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Ladder Logic

Definition - What does Ladder Logic mean?

Ladder logic is a programming language that creates and represents a program through ladder diagrams that are based on circuit diagrams. It is mainly used in developing programs or software for programmable logic controllers (PLCs), which are used in industrial applications.

The language evolved from originally being a method for documenting the design and construction of relay racks used in manufacturing and process control, with each relay rack represented by a symbol on the ladder diagram that has connections to devices below them that look like vertical rails. The relay symbols themselves look like rungs in a ladder.

Techopedia explains Ladder Logic

Ladder logic is described as a rule-based language rather than a procedural or imperative one. Each "rung" in the ladder represents a rule, so when implemented to relays and various electromechanical devices, these rules execute simultaneously and immediately. But if the program is applied to PLCs, the rules are executed sequentially through software and in a continuous loop. By executing the loop quickly enough, the effect still seems like a simultaneous and immediate execution within the required time tolerance. The capabilities of the PLC being used have to be considered during programming as the electromechanical nature of the devices connected to it might not be able to keep up with the instructions, and it may seem that some rules are being skipped when the devices really just cannot keep up.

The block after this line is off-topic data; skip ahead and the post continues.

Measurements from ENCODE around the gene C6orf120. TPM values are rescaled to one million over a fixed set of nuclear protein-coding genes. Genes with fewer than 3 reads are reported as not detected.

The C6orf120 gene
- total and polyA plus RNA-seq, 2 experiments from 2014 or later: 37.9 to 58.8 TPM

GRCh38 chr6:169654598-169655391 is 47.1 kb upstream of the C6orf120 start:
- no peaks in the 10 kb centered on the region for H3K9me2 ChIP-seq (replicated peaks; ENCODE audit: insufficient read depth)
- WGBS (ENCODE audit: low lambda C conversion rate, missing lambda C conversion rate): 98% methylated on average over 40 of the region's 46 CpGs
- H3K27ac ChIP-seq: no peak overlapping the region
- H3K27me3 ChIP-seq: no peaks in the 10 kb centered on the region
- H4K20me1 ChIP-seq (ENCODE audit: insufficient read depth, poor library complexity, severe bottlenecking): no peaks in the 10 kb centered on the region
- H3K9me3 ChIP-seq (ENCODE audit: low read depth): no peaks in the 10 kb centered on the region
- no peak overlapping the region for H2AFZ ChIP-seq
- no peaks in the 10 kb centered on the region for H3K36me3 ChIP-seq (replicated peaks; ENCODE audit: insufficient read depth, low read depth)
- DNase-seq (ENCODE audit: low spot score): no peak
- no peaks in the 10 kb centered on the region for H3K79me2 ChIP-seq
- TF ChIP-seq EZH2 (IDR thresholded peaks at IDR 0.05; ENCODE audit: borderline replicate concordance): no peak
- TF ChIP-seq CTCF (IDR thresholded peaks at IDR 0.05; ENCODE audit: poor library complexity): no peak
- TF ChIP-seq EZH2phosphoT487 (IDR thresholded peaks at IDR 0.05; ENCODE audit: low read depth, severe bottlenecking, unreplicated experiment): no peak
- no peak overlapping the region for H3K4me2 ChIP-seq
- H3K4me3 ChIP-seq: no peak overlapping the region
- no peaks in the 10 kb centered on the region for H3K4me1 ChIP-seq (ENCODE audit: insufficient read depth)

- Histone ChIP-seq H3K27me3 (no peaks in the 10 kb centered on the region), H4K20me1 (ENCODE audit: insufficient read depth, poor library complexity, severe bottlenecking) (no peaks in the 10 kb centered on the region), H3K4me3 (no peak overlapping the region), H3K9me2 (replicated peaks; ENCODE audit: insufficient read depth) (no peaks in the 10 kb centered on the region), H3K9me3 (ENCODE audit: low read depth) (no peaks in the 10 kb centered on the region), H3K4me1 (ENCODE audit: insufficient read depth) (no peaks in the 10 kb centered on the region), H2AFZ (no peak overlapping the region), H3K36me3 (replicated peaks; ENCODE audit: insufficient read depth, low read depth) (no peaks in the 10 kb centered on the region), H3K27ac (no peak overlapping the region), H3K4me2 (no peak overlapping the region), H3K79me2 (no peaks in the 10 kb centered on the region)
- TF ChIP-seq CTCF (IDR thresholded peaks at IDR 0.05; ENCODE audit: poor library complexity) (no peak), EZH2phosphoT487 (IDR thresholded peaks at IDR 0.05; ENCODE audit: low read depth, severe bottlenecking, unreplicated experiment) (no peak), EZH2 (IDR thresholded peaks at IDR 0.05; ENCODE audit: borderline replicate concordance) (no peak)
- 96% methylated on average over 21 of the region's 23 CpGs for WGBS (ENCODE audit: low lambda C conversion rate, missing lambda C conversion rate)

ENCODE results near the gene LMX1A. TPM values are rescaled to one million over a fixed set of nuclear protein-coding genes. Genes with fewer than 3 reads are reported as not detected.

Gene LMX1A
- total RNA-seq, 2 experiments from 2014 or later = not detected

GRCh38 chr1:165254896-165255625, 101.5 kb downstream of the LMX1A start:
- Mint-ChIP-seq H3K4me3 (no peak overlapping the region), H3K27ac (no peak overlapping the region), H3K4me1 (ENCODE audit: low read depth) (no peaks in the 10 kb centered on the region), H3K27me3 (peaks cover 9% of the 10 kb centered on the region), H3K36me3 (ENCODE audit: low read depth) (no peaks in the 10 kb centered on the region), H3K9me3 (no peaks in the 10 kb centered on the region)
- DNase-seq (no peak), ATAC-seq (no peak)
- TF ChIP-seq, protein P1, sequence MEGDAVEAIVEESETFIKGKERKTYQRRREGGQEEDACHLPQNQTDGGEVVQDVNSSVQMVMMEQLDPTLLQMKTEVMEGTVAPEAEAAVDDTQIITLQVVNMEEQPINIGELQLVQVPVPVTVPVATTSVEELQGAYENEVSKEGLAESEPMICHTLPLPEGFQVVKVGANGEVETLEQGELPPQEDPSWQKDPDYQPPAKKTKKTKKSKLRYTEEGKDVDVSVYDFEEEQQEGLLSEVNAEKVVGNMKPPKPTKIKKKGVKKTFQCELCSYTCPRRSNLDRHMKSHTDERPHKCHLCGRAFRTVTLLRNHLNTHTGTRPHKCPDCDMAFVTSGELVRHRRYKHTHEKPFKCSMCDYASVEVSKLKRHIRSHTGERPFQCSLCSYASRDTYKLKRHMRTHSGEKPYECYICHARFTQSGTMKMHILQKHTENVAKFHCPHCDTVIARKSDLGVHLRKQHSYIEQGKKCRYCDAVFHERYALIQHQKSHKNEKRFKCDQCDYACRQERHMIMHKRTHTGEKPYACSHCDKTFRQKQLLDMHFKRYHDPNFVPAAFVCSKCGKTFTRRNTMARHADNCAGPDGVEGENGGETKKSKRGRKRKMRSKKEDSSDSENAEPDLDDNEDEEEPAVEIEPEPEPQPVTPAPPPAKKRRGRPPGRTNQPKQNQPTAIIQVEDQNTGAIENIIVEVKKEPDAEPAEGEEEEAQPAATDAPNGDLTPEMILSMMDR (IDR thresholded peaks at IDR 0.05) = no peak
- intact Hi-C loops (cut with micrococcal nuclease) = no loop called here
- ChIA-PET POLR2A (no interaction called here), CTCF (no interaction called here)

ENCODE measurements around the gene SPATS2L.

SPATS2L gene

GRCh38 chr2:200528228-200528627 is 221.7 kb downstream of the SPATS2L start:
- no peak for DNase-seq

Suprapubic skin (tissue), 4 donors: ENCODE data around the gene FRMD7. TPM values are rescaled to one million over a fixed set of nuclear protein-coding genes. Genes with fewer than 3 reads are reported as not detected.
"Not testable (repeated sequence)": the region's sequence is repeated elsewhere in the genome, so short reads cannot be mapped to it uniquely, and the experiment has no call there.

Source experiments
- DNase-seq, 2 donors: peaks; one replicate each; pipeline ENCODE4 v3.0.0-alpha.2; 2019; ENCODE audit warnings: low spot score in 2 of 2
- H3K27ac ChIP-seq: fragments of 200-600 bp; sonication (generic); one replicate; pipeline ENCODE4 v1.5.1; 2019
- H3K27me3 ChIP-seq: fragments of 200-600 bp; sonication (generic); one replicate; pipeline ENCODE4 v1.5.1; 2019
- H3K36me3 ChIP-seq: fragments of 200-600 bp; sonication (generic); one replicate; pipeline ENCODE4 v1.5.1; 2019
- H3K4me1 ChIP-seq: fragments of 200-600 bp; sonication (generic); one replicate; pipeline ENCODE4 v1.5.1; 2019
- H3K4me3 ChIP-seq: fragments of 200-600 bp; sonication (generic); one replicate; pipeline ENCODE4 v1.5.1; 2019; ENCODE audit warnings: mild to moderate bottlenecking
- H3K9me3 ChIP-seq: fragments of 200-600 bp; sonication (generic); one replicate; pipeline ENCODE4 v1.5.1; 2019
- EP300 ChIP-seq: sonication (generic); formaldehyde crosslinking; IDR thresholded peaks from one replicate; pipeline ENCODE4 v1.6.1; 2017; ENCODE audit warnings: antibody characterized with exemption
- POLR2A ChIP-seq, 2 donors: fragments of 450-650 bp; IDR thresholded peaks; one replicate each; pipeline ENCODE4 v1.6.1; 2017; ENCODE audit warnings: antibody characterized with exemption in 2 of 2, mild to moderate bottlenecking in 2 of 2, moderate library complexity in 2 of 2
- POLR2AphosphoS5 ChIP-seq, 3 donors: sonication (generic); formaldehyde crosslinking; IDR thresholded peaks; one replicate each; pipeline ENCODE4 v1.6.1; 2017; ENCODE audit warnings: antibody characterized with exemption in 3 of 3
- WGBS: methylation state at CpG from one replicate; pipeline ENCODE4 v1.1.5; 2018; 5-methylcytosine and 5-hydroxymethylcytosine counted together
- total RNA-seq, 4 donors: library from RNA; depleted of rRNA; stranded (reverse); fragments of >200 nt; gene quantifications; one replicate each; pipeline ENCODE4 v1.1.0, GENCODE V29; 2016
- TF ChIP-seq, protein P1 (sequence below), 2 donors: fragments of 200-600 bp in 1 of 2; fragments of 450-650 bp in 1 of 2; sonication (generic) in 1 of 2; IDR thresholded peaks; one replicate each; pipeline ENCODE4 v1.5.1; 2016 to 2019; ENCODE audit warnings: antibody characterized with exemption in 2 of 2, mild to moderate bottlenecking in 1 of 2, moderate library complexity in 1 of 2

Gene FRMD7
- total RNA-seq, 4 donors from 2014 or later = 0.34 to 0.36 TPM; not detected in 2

Ladder logic is widely used in industrial settings for programming PLCs where sequential control of manufacturing processes and operations is required. The programming language is quite useful for programming simple yet critical systems or for reworking old hard-wired systems into newer programmable ones. This programming language is also used heavily in highly sophisticated automation systems such as electronics and car factories.

The idea behind ladder logic is that even personnel without programming backgrounds can quickly program since it makes use of conventional and familiar engineering symbols for programming. But this advantage is quickly negated since manufacturers of PLCs often also provide ladder logic programming systems with their products, which sometimes do not use the same symbols and conventions as those made for other models of PLCs from other manufacturers; in fact, the programming system is usually meant only for specific models, so the programs cannot be ported easily to other PLC models or must be outright rewritten.
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